With SAP (SAP) buying Business Objects (BOBJ) for $59.35 cash per share, it was just a matter of time before archenemy Oracle (ORCL) would make a move to close the gap. Oracle responded by bidding for BEA Systems Inc. (BEAS) only to be rejected by the board as being too low, several hours later. This implies that the attempt was a knee-jerk reaction that was not coordinated with BEAS.
Before getting into how Cognos (COGN) fits into the picture, just a few more words about BEAS. BEAS is a 'middleware' company. Oracle has made some successful acquisitions in the database and applications segments. Currently ORCL wants to beef up its middleware segment. This would render ORCL the head-to-toe capability that it is striving to obtain. In layman's terms; one stop shopping for all your software needs.
Cognos, the Other Business Object
To sum up what middleware is all about; here is an excerpt from COGN's homepage:
Business intelligence is the technology and practice of applying information to make decisions. In this way, business intelligence is different than data warehousing, which is more about storing information. It is also more comprehensive than data mining. Information shows its real value when many people can use and share it. This is the goal of business intelligence.
Cognos has over 23,000 customers in over 135 countries. More importantly, COGN has built a versatile BI (business intelligence) system that allows out of the box integration with a host of platforms. For example:
Report against any data source
- Relational sources including Oracle, SQL, IBM, Teradata, Sybase, and ODBC.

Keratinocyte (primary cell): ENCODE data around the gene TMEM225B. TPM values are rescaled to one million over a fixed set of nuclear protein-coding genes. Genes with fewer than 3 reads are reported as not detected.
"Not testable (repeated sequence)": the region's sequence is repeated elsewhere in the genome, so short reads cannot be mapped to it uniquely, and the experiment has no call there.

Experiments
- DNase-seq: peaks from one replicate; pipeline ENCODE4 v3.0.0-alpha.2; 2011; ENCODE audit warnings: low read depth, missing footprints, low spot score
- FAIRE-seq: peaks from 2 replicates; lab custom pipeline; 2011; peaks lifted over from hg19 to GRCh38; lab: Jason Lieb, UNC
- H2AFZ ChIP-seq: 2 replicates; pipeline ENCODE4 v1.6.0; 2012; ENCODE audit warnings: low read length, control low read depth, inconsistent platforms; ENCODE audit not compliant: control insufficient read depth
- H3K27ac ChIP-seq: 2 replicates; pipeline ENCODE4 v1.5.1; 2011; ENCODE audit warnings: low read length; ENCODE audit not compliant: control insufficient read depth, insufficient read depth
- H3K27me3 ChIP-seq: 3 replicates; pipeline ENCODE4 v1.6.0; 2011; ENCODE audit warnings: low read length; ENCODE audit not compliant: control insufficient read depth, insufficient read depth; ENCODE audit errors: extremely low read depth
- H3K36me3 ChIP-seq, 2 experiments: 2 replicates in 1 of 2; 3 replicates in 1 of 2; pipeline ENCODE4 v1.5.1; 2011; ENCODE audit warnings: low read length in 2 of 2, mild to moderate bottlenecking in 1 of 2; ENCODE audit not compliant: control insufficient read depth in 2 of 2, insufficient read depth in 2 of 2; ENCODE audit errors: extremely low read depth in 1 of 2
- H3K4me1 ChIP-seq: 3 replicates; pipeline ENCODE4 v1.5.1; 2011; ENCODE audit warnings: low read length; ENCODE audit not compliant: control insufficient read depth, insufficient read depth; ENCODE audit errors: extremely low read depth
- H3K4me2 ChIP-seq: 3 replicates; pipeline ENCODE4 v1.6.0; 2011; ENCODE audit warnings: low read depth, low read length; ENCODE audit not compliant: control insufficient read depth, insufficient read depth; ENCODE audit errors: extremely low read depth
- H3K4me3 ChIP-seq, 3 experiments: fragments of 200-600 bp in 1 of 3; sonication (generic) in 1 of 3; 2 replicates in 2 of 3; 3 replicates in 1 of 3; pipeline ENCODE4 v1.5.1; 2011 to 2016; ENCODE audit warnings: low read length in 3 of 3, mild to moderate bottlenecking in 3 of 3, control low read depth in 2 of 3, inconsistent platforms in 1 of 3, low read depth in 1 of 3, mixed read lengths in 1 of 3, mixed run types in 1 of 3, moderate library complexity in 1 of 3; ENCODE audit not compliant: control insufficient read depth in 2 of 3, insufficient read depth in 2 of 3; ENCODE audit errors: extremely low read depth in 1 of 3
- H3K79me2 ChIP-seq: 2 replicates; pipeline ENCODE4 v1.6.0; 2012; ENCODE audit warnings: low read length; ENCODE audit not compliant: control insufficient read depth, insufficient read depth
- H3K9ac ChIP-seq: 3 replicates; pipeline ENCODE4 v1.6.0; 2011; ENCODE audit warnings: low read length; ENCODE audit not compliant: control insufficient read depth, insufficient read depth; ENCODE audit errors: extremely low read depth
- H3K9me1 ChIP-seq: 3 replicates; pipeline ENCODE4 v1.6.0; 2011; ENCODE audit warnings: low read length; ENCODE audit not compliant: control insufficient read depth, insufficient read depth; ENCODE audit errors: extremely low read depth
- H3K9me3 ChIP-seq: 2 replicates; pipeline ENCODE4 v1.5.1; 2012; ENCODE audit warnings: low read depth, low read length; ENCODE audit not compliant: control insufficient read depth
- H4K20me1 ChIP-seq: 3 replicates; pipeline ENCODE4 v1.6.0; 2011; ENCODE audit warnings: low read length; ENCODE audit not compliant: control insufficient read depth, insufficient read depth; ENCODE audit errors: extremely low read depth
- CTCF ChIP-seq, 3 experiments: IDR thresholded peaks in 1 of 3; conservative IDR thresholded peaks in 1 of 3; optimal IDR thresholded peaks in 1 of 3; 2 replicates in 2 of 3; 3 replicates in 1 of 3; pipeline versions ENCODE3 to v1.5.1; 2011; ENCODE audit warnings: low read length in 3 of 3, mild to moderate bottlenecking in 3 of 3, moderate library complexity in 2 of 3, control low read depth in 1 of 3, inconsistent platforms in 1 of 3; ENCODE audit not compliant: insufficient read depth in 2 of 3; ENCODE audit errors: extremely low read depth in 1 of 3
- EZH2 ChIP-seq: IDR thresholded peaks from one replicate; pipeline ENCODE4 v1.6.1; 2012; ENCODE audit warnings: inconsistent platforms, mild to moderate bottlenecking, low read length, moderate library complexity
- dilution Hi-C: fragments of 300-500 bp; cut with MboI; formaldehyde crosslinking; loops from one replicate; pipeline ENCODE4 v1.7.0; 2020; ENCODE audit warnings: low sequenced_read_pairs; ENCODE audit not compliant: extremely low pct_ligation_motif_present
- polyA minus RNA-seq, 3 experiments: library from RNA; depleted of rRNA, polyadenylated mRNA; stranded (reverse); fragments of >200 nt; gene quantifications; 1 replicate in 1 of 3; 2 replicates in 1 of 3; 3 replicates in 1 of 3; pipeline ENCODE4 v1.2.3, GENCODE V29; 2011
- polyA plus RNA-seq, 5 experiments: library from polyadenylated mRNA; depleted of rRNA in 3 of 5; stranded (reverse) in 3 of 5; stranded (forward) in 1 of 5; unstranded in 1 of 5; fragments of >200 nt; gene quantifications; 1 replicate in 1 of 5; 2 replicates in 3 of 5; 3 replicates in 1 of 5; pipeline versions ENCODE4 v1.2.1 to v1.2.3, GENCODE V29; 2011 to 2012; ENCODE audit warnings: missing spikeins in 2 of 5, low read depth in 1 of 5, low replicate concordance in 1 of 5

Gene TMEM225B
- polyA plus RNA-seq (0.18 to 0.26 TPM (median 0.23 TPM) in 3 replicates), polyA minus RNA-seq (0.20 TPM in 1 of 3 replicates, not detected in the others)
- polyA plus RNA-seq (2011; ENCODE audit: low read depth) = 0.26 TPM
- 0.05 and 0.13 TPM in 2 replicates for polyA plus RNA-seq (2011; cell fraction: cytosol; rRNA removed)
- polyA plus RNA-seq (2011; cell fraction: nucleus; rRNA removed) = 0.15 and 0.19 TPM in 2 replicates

- Dimensional sources such as Cognos OLAP, SAP BW, Microsoft SSAS, Essbase, Oracle 10G, and IBM DB2 CubeViews.
- ERP systems like SAP, PeopleSoft, and Siebel.
- Modern sources including XML, Java beans, JDBC, LDAP, WSDL.
- Satellite sources such as Excel files, Access files, and flat files.
- Legacy and Mainframe systems such as VSAM, IMS, IDMS, and Cobol Copybooks.
- Content management data, including FileNet, Documentum, and OpenSoft.
- High-performance federated data access across all sources.
- Support for Windows, UNIX, and Linux operating systems, including mixed platform deployments.
- SAP-certified BAPI® and iViews, Certified Powered by SAP NetWeaver®.
- Single portal, metadata layer, and point of administration
On a comparison basis, SAP has acquired the larger of the two competitors. Business Objects (BOBJ) has approximately 5,400 employees procuring $1.4B in annual revenue, though net profits are shy of $100M. Cognos (COGN) employs 3,600 turning in over $1B a year and maintains net profitability above the $125M mark. Aside from being more profitable, COGN lags BOBJ in EBITDA and overall revenue growth.
Though apparently ORCL would prefer to integrate BEAS as its next move towards making software (application) services a four way horserace, it may have to change course and go after COGN. ORCL may be forced to do so just to stop SAP from snatching up another 32,000 clients. Chances of any regulator interfering with SAP, whether in the U.S. or in the EU, are slim to non existent. The competition status is well known. It would be prickly to claim and more difficult to prove that the acquisition of COGN by SAP would create a monopoly.